How to manage your digital footprint

How to manage your digital footprint How to manage your digital footprint How to manage your digital footprint How to manage your digital footprint

It’s important to remember that what you do and say online leaves behind something called a ‘digital footprint’.

This is made up of the things you share and the information collected about you by different sites and services. Your digital footprint lasts forever so it’s a good idea to ensure it shows you in the best light.

These days, many of us share thoughts, opinions and a record of our social activity online without a second thought. Social media platforms provide a great medium for sharing ideas, connecting with the people around us and even looking for work.

But just as you might research a business you want to work for, many employers also check a candidate’s online activity when they apply for jobs. It’s therefore worth considering when sharing or adding content online: if your co-worker, manager or potential employer were to search your name, what might they find? Is there anything on your social media profiles that you wouldn’t like them to see?

Have a look through the following example posts to help you start thinking critically about what you should and shouldn’t share online. What do you think, should you post or delete?

Two Saturday shifts in a row? #nothankyou

Delete. Complaining about your job online is never a good idea, even if you don’t consider your post to be that serious. This might not come across well to the organisation you work for or any future ones.   

Just closed my first big deal with @investech, get in!

Check first. If you’re posting about something that’s happening at work, make sure it’s not confidential before sharing.

Told my friends at work I was having a bad week and they surprised me with cake at lunch #bestcolleaguesever

Post. There’s nothing wrong with shouting about the kindness of your friends and colleagues!

3 things that make for a toxic work environment: poor communication, micromanagement and a leadership team that don’t take mental health seriously.  

Delete. Avoid sharing anything negative about the working world that an employer might take to be a comment on your current or future role. Instead, share posts that have a positive take on the topic you are interested in.

SO proud to have been a part of the #holdmeup campaign – such an important issue, great to see it getting the attention it deserves.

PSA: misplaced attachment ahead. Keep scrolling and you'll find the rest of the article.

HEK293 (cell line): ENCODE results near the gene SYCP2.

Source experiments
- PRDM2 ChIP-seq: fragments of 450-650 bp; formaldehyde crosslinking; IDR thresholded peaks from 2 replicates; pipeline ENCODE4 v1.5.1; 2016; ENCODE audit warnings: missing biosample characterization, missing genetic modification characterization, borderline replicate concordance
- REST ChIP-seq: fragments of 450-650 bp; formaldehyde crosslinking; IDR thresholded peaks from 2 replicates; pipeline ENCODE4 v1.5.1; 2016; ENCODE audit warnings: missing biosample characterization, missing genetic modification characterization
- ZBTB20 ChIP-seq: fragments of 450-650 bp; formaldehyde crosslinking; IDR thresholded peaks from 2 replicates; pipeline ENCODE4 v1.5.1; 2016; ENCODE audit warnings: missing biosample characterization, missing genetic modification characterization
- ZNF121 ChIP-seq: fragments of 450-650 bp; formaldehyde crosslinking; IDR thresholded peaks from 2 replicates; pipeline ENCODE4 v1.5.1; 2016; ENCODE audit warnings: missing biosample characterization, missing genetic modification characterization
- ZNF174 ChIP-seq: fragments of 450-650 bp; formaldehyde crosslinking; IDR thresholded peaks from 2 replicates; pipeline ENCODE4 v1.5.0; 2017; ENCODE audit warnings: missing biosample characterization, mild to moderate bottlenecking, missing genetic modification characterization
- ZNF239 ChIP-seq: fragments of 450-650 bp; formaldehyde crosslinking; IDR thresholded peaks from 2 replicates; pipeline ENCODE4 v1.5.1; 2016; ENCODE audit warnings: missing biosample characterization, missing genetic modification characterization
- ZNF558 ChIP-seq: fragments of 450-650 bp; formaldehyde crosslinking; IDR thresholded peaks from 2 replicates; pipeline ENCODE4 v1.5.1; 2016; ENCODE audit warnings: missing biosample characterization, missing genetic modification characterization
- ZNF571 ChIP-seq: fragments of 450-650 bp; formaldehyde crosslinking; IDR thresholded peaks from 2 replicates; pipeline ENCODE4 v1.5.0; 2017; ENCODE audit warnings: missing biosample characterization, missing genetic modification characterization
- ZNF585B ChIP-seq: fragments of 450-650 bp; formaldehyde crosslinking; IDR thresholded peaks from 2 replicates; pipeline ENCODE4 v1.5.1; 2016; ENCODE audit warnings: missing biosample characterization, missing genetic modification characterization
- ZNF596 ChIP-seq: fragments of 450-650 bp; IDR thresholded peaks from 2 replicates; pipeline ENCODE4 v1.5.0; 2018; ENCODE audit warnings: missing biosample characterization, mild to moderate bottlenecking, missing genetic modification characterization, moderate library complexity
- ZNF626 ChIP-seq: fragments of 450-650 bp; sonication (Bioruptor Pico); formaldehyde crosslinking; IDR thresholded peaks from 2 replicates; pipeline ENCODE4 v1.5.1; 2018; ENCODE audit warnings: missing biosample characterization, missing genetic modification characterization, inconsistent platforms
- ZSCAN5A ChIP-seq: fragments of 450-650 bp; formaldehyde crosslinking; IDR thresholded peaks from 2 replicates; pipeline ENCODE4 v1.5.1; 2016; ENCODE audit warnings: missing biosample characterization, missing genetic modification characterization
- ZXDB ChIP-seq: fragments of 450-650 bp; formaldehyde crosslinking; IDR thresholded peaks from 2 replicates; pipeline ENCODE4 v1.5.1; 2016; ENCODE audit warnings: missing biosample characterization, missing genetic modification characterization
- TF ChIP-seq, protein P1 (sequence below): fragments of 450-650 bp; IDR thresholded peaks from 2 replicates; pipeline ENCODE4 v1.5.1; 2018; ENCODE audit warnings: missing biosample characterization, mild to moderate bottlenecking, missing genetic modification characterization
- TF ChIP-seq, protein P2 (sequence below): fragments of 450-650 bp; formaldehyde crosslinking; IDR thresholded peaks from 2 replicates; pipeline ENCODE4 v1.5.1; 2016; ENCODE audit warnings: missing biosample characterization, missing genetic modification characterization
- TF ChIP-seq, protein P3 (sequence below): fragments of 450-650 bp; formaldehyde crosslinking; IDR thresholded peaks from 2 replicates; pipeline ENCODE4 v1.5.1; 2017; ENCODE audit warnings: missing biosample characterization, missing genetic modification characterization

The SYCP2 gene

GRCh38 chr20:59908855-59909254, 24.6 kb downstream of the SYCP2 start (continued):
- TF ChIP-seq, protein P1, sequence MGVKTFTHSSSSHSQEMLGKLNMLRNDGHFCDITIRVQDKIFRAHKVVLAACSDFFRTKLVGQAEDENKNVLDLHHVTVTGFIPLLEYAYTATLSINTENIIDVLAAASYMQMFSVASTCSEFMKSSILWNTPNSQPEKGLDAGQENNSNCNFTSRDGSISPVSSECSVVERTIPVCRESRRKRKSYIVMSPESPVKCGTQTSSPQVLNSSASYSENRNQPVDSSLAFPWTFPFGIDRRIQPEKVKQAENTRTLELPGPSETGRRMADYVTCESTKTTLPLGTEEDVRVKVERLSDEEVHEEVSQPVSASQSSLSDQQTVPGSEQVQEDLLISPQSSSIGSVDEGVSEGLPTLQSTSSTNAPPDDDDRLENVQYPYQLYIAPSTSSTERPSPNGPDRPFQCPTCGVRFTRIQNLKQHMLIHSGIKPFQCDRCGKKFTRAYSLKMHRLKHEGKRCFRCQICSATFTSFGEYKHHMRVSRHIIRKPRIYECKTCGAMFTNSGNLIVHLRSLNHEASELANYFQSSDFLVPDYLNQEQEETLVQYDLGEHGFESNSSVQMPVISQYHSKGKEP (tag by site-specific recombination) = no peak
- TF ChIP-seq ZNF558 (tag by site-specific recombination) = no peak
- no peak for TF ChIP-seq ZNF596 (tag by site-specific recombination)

Post. As long as what you’re posting about is public knowledge, there’s nothing wrong with sharing your professional interests and successes online – it could even help get you noticed by future employers.

Super excited to share I’ll be taking on a new role at @JiveMedia! Really looking forward to joining such a dynamic and forward-thinking team.

Post. Sharing the next step in your career journey is a great way to keep your network updated.

Does anyone know of a retail job going in the Greater Manchester area?

Post. Social media can be a great networking tool for finding work!

To help you navigate the digital landscape wisely, take a look at these top tips:

  1. It goes without saying, but avoid talking about offensive topics, sharing explicit material or interacting with provocative discussions online. Even engaging with someone else’s controversial post can leave you open to misinterpretation or scrutiny – reposting something shared by someone else might suggest that you agree with them. Be sure to stop and think before you post an opinion: could somebody else find it offensive or hurtful? What would a prospective employer think?
  2. Control who has access to your posts and personal information by setting your accounts to private. It's a good idea to review the specific privacy settings on each platform you use to ensure you have the desired level of privacy.
  3. Review the content on each of your social media profiles regularly and remove anything that might be perceived as unprofessional or compromising.
  4. Remember that even if your accounts are private and you’re keeping on top of old content to make sure there’s nothing potentially damaging on your profiles, old photos and posts can resurface.
  5. Before you post, ask yourself the question: ‘would I be okay with my employer seeing this?’. Posting about work might be fine if you’re talking about how much you’re enjoying your role, sharing work-related news or shouting out a co-worker’s achievements. Just steer clear of complaining about your job, grumbling about your boss or sharing anything that might be deemed private company information. If you’re unsure, best not to post about work at all.

Make sure your footprint sends the right message about who you are – no matter who’s reading.

Visit Barclays Digital Wings where you will find short courses on various social media platforms: how to make the most of them, stay up to date and stay safe.